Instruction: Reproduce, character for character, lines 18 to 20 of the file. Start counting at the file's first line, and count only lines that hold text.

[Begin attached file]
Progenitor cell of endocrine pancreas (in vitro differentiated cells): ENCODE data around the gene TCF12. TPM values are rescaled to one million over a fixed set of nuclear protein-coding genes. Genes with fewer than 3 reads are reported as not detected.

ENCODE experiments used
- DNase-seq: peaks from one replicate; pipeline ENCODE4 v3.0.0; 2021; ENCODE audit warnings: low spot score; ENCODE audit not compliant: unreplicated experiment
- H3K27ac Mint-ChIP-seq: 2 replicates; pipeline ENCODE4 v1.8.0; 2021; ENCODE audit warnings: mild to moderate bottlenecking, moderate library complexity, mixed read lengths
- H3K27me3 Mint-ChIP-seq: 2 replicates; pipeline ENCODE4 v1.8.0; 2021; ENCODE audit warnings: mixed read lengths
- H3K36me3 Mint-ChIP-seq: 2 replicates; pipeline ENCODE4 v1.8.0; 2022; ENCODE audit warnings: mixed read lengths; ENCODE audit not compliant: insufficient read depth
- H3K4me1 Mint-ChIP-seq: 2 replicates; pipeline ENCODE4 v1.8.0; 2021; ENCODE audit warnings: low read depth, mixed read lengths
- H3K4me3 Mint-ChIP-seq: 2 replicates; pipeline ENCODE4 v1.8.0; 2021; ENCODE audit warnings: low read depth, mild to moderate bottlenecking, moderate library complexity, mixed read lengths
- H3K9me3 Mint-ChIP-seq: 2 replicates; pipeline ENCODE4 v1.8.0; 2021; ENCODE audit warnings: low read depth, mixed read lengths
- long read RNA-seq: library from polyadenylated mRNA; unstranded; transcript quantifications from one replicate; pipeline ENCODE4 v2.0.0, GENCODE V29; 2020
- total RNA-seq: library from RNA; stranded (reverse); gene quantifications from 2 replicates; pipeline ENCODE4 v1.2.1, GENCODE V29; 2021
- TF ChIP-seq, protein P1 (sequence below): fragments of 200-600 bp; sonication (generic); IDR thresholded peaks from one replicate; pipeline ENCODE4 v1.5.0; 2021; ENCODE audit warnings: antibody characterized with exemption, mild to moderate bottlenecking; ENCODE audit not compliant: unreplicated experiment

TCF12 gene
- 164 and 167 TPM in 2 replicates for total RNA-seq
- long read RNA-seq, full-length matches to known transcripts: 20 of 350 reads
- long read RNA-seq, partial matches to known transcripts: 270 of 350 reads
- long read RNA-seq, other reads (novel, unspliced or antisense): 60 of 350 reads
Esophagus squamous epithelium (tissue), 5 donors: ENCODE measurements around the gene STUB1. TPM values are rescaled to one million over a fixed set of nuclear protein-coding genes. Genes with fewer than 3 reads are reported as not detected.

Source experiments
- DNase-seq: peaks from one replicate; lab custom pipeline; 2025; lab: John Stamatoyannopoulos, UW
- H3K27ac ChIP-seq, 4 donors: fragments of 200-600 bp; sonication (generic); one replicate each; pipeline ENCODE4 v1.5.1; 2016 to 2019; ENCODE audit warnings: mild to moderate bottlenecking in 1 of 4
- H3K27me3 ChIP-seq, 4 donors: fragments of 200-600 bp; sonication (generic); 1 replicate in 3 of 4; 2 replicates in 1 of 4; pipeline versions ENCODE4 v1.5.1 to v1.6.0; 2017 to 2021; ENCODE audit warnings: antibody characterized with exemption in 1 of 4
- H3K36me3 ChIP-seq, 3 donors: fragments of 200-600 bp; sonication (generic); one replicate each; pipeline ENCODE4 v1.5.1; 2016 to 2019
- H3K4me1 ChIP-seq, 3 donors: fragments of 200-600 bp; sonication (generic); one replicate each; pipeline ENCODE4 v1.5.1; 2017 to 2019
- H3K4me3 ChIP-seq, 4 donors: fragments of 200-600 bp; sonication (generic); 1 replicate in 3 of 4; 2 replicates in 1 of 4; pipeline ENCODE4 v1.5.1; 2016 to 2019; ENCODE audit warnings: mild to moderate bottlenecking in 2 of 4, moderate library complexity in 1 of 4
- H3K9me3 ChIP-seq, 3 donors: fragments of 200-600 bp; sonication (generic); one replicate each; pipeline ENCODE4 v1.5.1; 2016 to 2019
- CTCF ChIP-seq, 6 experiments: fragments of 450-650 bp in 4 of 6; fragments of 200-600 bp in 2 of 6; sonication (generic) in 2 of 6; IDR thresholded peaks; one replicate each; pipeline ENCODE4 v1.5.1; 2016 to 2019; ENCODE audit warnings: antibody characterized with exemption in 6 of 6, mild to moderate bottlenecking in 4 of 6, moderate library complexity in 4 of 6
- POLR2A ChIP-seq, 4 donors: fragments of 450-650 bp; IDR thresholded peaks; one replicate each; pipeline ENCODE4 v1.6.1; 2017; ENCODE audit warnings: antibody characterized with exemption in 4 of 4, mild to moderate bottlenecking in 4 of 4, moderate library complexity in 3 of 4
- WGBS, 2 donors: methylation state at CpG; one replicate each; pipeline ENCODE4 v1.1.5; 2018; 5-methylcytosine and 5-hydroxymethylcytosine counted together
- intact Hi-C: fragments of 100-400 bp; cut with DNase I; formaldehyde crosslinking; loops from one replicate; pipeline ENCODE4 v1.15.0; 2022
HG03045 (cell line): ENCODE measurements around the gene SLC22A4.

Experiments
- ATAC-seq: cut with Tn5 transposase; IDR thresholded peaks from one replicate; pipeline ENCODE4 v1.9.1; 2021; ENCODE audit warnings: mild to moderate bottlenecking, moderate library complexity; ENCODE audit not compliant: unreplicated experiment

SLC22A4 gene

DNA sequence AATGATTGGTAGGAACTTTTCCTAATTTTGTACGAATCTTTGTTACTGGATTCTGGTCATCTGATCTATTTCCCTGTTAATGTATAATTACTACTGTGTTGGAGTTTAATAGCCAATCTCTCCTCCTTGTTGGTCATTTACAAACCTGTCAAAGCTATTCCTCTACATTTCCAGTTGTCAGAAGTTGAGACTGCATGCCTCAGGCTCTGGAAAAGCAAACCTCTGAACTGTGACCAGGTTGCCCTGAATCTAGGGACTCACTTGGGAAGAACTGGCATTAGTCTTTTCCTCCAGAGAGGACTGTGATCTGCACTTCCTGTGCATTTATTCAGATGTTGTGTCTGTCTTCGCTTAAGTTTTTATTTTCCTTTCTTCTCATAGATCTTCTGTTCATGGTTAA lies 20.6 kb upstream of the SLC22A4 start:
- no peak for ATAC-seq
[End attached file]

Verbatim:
Esophagus squamous epithelium (tissue), 5 donors: ENCODE measurements around the gene STUB1. TPM values are rescaled to one million over a fixed set of nuclear protein-coding genes. Genes with fewer than 3 reads are reported as not detected.

Source experiments
- DNase-seq: peaks from one replicate; lab custom pipeline; 2025; lab: John Stamatoyannopoulos, UW